The elastic properties of alloys between boron suboxide (B6O) and boron carbide (B13C2), denoted by (B6O)1-x(B13C2)x, as well as boron carbide with variable carbon content, ranging from B13C2 to B4C are calculated from first-principles. Furthermore, the mixing thermodynamics of (B6O)1-x(B13C2)x is studied. A superatom-special quasirandom structure approach is used for modeling different atomic configurations, in which effects of configurational disorder between the carbide and suboxide structural units, as well as between boron and carbon atoms within the units, are taken into account. Elastic properties calculations demonstrate that configurational disorder in B13C2, where a part of the C atoms in the CBC chains substitute for B atoms in the B12 icosahedra, drastically increase the Young's and shear modulus, as compared to an atomically ordered state, B12(CBC). These calculated elastic moduli of the disordered state are in excellent agreement with experiments. Configurational disorder between boron and carbon can also explain the experimentally observed almost constant elastic moduli of boron carbide as the carbon content is changed from B4C to B13C2. The elastic moduli of the (B6O)1-x(B13C2)x system are also practically unchanged with composition if boron-carbon disorder is taken into account. By investigating the mixing thermodynamics of the alloys, in which the Gibbs free energy is determined within the mean-field approximation for the configurational entropy, we outline the pseudo-binary phase diagram of (B6O)1-x(B13C2)x. The phase diagram reveals the existence of a miscibility gap at all temperatures up to the melting point. Also, the coexistence of B6O-rich as well as ordered or disordered B13C2-rich domains in the material prepared through equilibrium routes is predicted.

  18. Helium release and physical property change of neutron-irradiated α-SiC containing B4C of different 10B concentrations

    International Nuclear Information System (INIS)

    Sintered α-SiC ceramics containing B4C with various 10B concentrations were neutron-irradiated, and the helium release rate during increasing annealing temperature was observed. The lattice parameter and the macroscopic length changes of the same specimens were also observed. The helium release rate from powdered specimens increased markedly above 650degC, and showed a sharp peak at ∼1,160degC independent of the 10B concentration, but the rate was higher for the specimen containing higher concentration of 10B. The macroscopic volume of the SiC specimen with higher 10B concentration was expanded larger than that of the lower one by the irradiation. The unit cell volume change was mostly independent of 10B concentration, whereas the each axis changed different manner. A-axis started to shrink around the irradiation temperature, and contracted mostly linearly with increasing annealing temperature. On the other hand, contraction of the c-axis was not parallel to that of a-axis, and was retarded between 500-1,100degC. It is supposed that helium will induce some lattice defects, which expands c-axis length of SiC. These defects retained up to 1,100degC with support of helium migration. During the annealing, the expansion of macroscopic length occurred at higher temperature than 1,300degC, where the higher 10B concentration specimen gave the larger expansion, indicating the formation of grain boundary helium bubbles. (author)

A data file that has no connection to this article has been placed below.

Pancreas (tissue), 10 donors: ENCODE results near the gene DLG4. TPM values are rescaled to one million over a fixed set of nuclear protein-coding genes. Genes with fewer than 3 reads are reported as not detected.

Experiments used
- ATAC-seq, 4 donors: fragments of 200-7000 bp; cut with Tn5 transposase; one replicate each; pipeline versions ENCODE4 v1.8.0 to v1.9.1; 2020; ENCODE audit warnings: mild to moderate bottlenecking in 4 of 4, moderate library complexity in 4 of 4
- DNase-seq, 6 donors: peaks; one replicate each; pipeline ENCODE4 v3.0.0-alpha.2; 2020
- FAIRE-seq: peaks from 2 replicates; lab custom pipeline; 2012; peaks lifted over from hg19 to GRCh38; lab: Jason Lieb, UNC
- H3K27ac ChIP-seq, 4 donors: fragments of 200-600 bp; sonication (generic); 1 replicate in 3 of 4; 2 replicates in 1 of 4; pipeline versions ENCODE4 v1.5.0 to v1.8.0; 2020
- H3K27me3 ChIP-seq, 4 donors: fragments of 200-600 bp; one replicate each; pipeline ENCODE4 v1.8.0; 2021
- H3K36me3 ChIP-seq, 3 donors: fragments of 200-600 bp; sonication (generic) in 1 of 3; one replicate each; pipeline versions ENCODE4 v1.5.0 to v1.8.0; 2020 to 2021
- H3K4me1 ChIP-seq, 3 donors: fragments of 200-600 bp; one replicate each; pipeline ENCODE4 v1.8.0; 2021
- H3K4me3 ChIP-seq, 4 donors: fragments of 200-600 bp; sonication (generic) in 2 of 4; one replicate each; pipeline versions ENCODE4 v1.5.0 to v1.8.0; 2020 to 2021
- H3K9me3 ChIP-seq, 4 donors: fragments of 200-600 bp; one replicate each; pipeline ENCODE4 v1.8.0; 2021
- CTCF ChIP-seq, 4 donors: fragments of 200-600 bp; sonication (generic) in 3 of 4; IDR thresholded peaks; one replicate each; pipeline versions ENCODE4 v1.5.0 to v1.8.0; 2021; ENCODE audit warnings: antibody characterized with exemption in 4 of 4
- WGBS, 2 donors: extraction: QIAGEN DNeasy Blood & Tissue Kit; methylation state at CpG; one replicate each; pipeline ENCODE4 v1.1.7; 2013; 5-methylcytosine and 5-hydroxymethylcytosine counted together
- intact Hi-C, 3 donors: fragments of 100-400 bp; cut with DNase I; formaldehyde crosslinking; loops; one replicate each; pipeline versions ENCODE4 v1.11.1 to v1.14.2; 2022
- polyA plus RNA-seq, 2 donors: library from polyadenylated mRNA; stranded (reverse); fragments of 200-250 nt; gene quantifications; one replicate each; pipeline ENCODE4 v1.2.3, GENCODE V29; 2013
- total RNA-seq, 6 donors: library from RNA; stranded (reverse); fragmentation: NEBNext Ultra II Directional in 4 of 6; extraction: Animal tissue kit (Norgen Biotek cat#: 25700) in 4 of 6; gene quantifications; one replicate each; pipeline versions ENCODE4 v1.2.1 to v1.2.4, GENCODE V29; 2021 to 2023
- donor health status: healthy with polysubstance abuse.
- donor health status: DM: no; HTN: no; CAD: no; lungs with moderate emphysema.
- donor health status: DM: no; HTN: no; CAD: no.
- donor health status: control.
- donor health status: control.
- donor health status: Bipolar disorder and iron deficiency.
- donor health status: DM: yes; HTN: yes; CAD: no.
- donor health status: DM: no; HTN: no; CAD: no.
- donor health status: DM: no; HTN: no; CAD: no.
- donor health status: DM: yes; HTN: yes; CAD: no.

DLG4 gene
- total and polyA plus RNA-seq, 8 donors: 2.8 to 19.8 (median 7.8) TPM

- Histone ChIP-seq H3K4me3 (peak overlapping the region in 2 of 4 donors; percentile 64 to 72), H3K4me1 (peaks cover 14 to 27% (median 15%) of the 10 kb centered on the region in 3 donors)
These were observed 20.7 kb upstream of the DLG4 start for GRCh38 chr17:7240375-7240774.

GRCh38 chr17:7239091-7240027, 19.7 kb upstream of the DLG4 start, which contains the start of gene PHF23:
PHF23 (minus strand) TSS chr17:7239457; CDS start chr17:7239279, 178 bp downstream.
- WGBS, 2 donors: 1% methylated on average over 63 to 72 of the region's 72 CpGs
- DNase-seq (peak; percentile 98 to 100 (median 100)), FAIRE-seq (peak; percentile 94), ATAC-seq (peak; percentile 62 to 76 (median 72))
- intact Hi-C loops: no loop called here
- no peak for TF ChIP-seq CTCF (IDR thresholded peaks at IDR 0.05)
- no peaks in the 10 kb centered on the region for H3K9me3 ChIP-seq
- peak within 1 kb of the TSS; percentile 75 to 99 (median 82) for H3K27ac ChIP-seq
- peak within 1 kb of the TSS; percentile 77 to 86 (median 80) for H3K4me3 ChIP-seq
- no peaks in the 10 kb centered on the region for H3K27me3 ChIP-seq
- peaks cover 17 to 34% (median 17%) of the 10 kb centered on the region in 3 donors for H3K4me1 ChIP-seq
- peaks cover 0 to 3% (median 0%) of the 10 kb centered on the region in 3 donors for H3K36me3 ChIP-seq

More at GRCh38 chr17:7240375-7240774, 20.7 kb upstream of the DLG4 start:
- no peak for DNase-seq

19. Ternary rare earth metal boride carbides containing two-dimensional boron-carbon network: The crystal and electronic structure of R2B4C (R=Tb, Dy, Ho, Er)

    International Nuclear Information System (INIS)

    The ternary rare earth boride carbides R2B4C (R=Tb, Dy, Ho, Er) have been synthesized by reacting the elements at temperatures between 1800 and 2000K. The crystal structure of Dy2B4C has been determined from single-crystal X-ray diffraction data. It crystallizes in a new structure type in the orthorhombic space group Immm (a=3.2772(6) A, b=6.567(2) A, c=7.542(1) A, Z=2, R1=0.035 (wR2=0.10) for 224 reflections with Io>2σ(Io)). Boron atoms form infinite chains of fused B6 rings in [100] joined with carbon atoms into planar, two-dimensional networks which alternate with planar sheets of rare earth metal atoms. The electronic structure of Dy2B4C was also analyzed using the tight-binding extended Hueckel method. - Graphical abstract: Dy2B4C crystallizes a new structure type where planar 63-Dy metal atom layers alternate with planar non-metal layers consisting of ribbons of fused B6 hexagons bridged by carbon atoms. Isostructural analogues with Tb, Ho and Er have also been characterized

  20. 以聚碳硅烷包覆B4C为原料温压-烧结原位制备SiC/B4C复相陶瓷%SiC/B4C Multiphase Ceramics Using Polycarbosilane-Coating B4C as Raw Materials Prepared In-suit by Warm Pressing and Sintering

    Institute of Scientific and Technical Information of China (English)

    林文松; 何亮

    2011-01-01